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to say a quasi-necessity, to a good many priests, especially those who have country parishes with several outlying missions; it is a perfectly legitimate recreation to a good many more clerics who are unable or unwilling to take more active, healthful exercise; and it is an extravagant, time-wasting fad for the exceptional few (and generally youthful) priests who would probably be extravagant and time-wasting in other ways if there were no such things as motor-cars in

existence. Fr. Lavers. As the rube congressman said in his

only speech during the session, “Them's my sentiments to a t." The auto is replacing the horse, and a priest whose work makes the keeping of a horse either a necessity or a notable convenience ought to invest in a car as soon as he

can afford one. Fr. Hogan. Father John's reference to recreation

and exercise suggests a question. How is it that some of our clerical friends who used to deplore their lack of time to take even an hour's walk a day for the good of their health can find, now that they have autos, from two to three

hours a day for riding? Fr. Dempsey. That's an easy one, Tim. It wasn't

time, but inclination, they lacked. Even for those fellows, however, the motor-car is a blessing. They get some fresh air nowadays, anyway. Spinning along the country roads at the rate of twenty miles an hour is much better than lounging around the house, busily engaged in doing nothing

Fr. O'Connor. What about the advantage of hav

ing a car in the case of sick calls? Mgr. Eversley. That argument for the priestly au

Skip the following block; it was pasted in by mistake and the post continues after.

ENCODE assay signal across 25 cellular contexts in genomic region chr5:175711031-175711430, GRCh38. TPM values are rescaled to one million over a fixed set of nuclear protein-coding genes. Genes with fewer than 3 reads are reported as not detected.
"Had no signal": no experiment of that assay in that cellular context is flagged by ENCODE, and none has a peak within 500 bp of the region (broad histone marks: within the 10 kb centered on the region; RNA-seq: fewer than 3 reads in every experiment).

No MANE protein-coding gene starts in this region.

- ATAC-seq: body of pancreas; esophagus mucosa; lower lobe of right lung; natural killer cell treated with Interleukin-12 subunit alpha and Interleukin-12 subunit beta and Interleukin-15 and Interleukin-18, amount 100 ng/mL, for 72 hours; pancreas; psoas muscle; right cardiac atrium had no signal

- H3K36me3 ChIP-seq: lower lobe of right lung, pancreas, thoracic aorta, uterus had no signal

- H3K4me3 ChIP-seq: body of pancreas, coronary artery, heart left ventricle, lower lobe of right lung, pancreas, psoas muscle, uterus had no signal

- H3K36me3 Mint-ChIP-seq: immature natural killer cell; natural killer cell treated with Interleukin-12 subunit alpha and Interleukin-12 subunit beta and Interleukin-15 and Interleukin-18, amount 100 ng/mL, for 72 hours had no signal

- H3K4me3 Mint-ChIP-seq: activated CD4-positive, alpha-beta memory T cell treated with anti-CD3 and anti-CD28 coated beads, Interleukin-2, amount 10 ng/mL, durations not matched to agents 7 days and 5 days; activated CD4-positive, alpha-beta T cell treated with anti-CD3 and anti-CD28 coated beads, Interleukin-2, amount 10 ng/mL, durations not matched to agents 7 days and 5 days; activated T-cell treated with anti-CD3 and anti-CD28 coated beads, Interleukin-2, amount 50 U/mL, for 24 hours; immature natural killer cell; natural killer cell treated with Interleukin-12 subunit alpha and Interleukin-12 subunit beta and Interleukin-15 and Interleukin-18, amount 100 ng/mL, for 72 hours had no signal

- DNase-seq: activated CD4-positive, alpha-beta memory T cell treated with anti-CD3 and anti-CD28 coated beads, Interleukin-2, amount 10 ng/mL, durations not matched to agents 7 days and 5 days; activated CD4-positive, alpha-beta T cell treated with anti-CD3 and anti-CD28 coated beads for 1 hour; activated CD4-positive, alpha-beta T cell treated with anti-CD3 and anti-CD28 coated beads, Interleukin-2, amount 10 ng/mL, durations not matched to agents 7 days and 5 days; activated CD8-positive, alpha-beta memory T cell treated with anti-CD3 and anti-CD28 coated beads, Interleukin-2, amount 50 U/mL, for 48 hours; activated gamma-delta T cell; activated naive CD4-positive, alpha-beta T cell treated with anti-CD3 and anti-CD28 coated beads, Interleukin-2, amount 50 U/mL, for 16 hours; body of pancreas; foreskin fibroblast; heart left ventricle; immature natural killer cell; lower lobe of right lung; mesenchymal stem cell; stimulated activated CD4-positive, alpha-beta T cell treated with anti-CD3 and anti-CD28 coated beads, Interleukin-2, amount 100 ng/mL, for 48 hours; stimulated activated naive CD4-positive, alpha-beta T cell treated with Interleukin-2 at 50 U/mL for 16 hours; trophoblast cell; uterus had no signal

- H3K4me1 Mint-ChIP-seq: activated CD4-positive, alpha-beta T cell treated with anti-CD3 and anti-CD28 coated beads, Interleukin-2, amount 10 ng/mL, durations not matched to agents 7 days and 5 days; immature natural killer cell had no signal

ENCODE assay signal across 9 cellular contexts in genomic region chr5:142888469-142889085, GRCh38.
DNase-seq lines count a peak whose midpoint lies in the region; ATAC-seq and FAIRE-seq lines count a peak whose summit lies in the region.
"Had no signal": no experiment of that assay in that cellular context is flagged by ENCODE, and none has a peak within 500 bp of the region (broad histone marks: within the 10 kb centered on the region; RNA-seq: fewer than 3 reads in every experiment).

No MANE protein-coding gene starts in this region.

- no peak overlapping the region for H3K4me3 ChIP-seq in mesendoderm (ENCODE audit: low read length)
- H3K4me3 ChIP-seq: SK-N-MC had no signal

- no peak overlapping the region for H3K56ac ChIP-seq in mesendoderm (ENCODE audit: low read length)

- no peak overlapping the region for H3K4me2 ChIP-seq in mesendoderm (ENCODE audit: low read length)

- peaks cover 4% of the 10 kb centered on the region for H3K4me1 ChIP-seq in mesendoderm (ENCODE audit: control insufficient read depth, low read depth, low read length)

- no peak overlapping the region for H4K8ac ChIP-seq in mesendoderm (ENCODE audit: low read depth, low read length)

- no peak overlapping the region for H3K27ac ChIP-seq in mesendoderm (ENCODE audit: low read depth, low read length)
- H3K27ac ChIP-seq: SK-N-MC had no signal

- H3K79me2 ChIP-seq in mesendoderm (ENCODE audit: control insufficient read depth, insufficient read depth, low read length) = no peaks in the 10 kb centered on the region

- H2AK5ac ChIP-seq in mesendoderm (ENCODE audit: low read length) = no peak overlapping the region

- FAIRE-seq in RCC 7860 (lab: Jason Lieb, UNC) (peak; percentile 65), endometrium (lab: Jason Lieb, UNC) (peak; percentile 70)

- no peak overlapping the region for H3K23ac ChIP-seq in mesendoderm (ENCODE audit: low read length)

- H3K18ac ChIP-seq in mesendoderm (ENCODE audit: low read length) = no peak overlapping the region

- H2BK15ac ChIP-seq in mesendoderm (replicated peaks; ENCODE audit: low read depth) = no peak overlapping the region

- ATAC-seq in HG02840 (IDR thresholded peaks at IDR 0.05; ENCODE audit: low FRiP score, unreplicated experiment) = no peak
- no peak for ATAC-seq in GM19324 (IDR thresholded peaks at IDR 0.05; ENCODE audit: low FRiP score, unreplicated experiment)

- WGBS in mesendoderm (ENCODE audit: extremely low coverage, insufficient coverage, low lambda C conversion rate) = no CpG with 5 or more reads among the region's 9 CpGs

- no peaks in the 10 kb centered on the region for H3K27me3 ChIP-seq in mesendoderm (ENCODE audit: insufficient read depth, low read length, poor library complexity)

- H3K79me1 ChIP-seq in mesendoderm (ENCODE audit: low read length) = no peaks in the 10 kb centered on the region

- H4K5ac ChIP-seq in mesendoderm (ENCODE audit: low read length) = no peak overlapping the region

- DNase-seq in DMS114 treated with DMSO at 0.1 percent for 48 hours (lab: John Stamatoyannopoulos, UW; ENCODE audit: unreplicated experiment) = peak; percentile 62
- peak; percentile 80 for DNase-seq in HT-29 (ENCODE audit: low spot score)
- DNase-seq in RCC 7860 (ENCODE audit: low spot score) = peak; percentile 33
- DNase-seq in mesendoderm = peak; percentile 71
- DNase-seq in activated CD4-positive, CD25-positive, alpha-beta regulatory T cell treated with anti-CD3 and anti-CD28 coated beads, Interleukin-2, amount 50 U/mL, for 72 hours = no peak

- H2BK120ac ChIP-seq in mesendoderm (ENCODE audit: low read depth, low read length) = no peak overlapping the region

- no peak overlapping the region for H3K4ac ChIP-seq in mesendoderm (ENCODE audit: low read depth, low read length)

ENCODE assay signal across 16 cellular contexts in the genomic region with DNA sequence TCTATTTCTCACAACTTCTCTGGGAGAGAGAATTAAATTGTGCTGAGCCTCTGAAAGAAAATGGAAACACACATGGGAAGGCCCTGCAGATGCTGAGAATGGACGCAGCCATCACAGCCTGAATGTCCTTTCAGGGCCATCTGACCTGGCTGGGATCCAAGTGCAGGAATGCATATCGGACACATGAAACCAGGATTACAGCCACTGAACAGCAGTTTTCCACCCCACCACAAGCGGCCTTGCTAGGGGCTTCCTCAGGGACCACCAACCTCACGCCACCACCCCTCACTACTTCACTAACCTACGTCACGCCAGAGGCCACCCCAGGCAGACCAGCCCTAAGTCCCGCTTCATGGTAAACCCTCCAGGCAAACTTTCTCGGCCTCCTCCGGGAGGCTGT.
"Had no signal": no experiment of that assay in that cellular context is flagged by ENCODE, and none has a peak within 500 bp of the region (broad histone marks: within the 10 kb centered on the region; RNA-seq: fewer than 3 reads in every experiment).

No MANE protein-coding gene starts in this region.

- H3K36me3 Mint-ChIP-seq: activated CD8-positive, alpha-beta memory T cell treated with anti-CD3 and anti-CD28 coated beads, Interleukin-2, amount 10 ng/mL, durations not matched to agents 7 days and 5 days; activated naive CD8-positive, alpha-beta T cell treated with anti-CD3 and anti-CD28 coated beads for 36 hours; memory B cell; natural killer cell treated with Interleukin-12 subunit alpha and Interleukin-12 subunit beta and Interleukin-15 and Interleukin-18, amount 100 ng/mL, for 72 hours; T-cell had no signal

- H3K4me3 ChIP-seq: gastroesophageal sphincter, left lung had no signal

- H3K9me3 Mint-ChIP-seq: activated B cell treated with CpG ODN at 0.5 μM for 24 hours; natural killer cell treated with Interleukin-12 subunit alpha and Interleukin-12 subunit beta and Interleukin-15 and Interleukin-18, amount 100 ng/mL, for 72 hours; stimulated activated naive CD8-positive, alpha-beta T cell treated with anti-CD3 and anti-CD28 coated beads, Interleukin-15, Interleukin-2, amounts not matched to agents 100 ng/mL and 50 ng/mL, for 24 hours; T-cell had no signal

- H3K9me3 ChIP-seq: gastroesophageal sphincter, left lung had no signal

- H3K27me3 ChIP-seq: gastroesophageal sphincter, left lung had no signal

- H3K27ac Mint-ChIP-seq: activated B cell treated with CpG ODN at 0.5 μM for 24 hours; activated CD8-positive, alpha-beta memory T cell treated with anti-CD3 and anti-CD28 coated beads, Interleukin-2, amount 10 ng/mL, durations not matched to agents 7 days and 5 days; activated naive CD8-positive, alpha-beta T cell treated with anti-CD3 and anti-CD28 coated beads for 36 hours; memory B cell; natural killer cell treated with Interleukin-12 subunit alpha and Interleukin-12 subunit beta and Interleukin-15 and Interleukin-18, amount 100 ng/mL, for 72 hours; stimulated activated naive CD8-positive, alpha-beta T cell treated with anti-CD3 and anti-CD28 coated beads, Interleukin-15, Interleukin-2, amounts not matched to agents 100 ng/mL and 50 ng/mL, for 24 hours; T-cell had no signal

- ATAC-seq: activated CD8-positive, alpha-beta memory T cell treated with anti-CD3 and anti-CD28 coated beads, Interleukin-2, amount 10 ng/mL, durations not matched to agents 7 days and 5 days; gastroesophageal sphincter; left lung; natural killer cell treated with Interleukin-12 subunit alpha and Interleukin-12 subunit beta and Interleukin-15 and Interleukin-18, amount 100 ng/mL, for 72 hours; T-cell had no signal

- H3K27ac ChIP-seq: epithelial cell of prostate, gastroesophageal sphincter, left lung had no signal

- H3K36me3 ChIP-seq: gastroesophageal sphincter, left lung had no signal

tomobile may be easily overstrained, I think. In rural parishes or small villages, it has of course considerable weight; but in our larger towns and our cities street-cars and, in an emergency, taxicabs, furnish as speedy a method of transportation as is necessary. The priest who didn't keep a horse before he purchased his auto will hardly stress its utility with regard

to sick calls. Fr. Brawley. Well, Father John, what do you

think of the priest-chauffeur phase of the question? If I get a car, as I hope to do next year, had I better learn to run it myself, or get my

man-of-all-work to learn how to do so? Fr. John. If I were you, I'd certainly do both. Be

your own chauffeur when you have to, or when you find it convenient; but let your man do the driving when you wish to give a ride to your housekeeper, your Sisters, or any other female friends. And don't forget that the obligation to wear the Roman collar is binding even on priest-chauffeurs. And now, as I haven't any auto, and don't propose to use the street-cars tonight, I must be going back to St. Joseph's. I'll look for you to-morrow or next day, Jerry.

Good night, boys.
Fr. Dempsey. Perhaps we may as well adjourn.

Yes? Then wait a minute, Father John, and
I'll walk part of the way with you.

THE PRIEST AND SOCIAL PROBLEMS

Religion clean and undefiled before God and the Father, is this: to visit the fatherless and widows in their tribulation: and to keep one's self unspotted from the world-St. James: é, 27.

We desire that, towards the end of their education in the seminaries, the aspirants to the priesthood should be instructed, as is fitting, in the pontifical documents which deal with the social question and with the Christian democracy.-Leo XIII.

By an effectual propaganda of writings, by stirring oral exhortations, and by direct aid let the priest strive to ameliorate within the limits of justice and charity the economic condition of the people, favoring and furthering those institutions that tend in that direction, especially those which purpose to marshal the multitudes against the invading domination of socialism, and which at one and the same time save them from economic ruin and moral and religious demoralization.—Pius X.

ALMOST a thousand years before the Christian